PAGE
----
Tuesday, November 26, 2013

The Art of Writing by Margo Bond Collins

We are thrilled to have a new author to Aspiring Romance Writers, please welcome Margo Bond Collins 

 Henriette - A Girl Writing; The Pet Goldfinch

I know that a lot of authors talk about “the art of writing.” And there is absolutely an element of the artistic to writing—it’s a creative endeavor that takes imagination and invention. It can be inspired and original. It can absolutely soar to the heights of “Art.”

But for the most part, I don’t often reach those heights. In fact, I don’t even aim for them. I know many writers who do, and I admire them. But I tend to be much more pragmatic in my own aims—I want to tell stories that readers want to read. I don’t care if what I produce is Art-with-a-capital-A. I care if what I produce is a story that grabs my readers, pulls them into the worlds I create, keeps them coming back for more.

Because of this, I am much more likely to concern myself with the craft of writing than with the art of writing. I know it’s a minor distinction, but it’s an important one to me. I know that in my own everyday work, there’s a good chance that I would completely freeze up if I were told I needed to produce Art.

So instead, I focus on my trade—storytelling. And more than that, storytelling in genre fiction. I do some mash-up genres: paranormal mystery, romance mystery, paranormal romance—and that means that I need to know the conventions of a number of different genres. I spend almost as much time analyzing other people’s fiction as I do writing my own. I read for character and plot, for phrasing and stylistic elements. In fact, I think that the best thing any writer can do is read in his or her chosen genre(s).

Another important thing a writer can do is learn the technical elements of writing; know how to craft a sentence without grammatical errors, a paragraph with a main idea, a chapter with a strong opening and a closing that keeps the reader reading. Learn how to proofread carefully, how to edit one’s own work (it’s hard to cut the words that seemed perfect at the time, but it’s important to learn how to do it!).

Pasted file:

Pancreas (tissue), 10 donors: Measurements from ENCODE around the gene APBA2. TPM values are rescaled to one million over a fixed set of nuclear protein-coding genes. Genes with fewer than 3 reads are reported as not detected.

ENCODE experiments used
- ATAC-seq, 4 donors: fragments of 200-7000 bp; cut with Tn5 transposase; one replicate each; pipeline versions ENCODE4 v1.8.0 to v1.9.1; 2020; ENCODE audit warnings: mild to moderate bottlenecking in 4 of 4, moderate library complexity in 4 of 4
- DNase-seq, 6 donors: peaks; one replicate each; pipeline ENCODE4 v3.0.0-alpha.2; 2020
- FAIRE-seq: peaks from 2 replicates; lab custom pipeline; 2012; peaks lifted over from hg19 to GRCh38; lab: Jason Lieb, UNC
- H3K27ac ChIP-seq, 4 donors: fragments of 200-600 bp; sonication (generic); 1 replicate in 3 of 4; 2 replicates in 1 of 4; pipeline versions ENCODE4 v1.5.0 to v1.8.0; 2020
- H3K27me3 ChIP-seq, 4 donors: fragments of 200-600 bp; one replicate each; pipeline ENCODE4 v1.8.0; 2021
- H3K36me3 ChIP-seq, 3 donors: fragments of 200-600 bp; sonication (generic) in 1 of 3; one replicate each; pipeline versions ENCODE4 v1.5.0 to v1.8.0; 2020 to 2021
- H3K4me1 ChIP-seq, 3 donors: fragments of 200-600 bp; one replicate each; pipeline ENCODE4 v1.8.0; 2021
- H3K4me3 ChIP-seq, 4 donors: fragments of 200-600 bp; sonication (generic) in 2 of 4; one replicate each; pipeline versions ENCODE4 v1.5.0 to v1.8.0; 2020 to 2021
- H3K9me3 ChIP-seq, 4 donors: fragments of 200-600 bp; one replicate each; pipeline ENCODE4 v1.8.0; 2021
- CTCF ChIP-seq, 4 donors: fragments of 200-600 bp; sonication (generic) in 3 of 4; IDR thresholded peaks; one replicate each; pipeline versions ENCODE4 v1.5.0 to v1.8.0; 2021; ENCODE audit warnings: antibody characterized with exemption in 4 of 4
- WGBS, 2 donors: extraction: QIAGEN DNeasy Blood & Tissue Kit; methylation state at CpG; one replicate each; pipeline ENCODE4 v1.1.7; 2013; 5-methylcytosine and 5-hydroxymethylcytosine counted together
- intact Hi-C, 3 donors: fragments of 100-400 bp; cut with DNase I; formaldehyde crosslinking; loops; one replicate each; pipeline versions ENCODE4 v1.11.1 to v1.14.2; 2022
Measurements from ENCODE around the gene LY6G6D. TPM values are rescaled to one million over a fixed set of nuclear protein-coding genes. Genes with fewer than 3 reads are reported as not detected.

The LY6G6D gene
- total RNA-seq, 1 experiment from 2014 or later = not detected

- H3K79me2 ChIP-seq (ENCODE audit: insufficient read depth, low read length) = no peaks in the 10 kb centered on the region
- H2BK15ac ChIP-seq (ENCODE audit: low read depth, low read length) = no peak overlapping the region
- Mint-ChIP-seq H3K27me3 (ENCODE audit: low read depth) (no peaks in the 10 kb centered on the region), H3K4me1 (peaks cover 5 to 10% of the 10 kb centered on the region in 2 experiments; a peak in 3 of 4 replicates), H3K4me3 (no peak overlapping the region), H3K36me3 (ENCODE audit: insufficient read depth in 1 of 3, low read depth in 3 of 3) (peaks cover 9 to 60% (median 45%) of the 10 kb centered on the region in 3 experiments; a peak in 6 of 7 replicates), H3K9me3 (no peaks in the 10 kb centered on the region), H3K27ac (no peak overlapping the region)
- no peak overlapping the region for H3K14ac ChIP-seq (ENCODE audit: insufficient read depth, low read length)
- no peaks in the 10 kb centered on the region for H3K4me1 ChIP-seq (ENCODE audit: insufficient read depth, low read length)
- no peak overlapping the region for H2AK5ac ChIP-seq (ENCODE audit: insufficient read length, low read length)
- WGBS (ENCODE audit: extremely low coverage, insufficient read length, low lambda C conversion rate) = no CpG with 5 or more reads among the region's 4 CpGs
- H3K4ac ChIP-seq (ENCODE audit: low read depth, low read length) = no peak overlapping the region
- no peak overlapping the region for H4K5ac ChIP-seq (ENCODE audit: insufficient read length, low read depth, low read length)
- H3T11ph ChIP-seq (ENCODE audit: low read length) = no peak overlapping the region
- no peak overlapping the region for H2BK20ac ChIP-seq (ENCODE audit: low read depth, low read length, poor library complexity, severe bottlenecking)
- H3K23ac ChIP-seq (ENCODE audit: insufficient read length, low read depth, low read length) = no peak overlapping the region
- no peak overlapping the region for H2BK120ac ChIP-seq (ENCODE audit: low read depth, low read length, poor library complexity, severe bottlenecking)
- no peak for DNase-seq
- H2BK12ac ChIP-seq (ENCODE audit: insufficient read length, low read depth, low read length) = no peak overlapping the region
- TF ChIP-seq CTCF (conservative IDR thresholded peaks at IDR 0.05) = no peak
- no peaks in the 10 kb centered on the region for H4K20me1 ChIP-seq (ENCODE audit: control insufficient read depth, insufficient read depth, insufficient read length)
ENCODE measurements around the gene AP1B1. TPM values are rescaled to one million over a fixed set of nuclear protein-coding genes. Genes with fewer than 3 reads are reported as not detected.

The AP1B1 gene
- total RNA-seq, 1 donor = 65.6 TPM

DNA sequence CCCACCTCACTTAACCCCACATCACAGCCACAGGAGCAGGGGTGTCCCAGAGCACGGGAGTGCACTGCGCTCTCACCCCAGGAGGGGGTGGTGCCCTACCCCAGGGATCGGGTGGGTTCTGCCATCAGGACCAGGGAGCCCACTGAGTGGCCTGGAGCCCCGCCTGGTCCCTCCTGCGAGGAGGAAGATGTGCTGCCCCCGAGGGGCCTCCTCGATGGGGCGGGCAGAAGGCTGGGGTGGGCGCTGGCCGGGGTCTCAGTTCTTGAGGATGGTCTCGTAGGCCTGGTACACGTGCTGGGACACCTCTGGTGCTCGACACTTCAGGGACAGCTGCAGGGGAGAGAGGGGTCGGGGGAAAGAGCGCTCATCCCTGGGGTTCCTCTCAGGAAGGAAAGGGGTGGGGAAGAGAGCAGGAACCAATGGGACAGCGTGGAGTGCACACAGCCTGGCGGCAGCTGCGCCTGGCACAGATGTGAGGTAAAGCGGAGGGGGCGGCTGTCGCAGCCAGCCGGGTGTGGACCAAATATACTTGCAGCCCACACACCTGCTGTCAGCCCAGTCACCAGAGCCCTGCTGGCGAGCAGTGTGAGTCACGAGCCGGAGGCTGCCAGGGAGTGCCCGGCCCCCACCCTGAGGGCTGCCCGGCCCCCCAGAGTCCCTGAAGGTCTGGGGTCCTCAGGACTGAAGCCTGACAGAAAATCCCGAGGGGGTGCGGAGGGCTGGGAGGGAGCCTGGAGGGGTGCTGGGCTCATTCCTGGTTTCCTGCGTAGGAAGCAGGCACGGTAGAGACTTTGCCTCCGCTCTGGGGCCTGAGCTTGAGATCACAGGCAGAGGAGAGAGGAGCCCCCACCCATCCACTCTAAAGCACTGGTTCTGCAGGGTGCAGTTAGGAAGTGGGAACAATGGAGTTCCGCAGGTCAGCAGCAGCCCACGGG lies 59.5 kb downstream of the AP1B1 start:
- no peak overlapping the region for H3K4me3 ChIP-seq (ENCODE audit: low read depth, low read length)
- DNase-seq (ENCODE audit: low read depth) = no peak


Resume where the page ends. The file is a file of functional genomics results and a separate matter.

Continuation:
And once these things are in place, don’t stop learning! In my other life, I teach college-level writing, and one of the things that I often tell my students is that it’s not possible (or at the very least, not advisable) to try to violate the rules of writing unless and until one has a strong grasp of them. So that means continually working to improve—in one’s understanding of the structure of fiction, in storytelling, in sentence structure, in word choice, in proofreading, in editing.

Because ultimately, the only way to Art is through craft.
Margo Bond Collins lives in Texas with her husband, their daughter, several spoiled cats, and a ridiculous turtle. She teaches college-level English courses online, though writing fiction is her first love. She enjoys reading urban fantasy and paranormal fiction of any genre and spends most of her free time daydreaming about vampires, ghosts, zombies, werewolves, and other monsters. Waking Up Dead is her first published novel. Her second novel, Legally Undead, is an urban fantasy, forthcoming in 2014 from World Weaver Press.
Twitter: https://twitter.com/MargoBondCollin  @MargoBondCollin


When Dallas resident Callie Taylor died young, she expected to go to Heaven, or maybe Hell. Instead, she met her fate early thanks to a creep with a knife and a mommy complex. Now she's witnessed another murder, and she's not about to let this one go. She's determined to help solve it before an innocent man goes to prison. And to answer the biggest question of all: why the hell did she wake up in Alabama?


Genre: Paranormal Mystery

No comments:

Post a Comment